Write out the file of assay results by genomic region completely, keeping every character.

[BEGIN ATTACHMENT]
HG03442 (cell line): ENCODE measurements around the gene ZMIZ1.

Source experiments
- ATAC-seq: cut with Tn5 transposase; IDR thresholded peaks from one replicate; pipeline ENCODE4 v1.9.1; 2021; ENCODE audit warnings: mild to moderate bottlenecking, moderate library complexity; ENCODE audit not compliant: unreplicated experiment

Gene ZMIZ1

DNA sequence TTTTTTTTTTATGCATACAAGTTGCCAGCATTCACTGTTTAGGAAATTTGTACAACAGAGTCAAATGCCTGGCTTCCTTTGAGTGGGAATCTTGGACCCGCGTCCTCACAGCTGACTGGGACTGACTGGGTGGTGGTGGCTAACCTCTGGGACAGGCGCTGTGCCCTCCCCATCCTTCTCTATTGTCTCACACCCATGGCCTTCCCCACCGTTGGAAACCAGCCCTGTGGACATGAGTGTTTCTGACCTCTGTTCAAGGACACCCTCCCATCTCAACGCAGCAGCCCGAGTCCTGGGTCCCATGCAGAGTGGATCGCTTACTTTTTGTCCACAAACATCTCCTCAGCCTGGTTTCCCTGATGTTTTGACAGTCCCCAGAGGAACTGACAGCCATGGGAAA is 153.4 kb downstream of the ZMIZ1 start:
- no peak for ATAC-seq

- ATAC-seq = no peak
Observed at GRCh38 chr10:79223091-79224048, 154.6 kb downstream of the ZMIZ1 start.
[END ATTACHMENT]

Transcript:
HG03442 (cell line): ENCODE measurements around the gene ZMIZ1.

Source experiments
- ATAC-seq: cut with Tn5 transposase; IDR thresholded peaks from one replicate; pipeline ENCODE4 v1.9.1; 2021; ENCODE audit warnings: mild to moderate bottlenecking, moderate library complexity; ENCODE audit not compliant: unreplicated experiment

Gene ZMIZ1

DNA sequence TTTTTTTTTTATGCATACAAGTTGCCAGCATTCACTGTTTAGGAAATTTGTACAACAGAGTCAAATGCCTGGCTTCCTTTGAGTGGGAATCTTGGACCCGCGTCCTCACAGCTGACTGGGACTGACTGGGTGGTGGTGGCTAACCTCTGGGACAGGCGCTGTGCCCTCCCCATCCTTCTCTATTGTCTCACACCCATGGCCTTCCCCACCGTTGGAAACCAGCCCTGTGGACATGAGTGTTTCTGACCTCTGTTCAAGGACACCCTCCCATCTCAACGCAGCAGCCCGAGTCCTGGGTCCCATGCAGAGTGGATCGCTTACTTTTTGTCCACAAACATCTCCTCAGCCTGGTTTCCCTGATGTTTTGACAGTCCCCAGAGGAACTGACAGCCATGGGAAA is 153.4 kb downstream of the ZMIZ1 start:
- no peak for ATAC-seq

- ATAC-seq = no peak
Observed at GRCh38 chr10:79223091-79224048, 154.6 kb downstream of the ZMIZ1 start.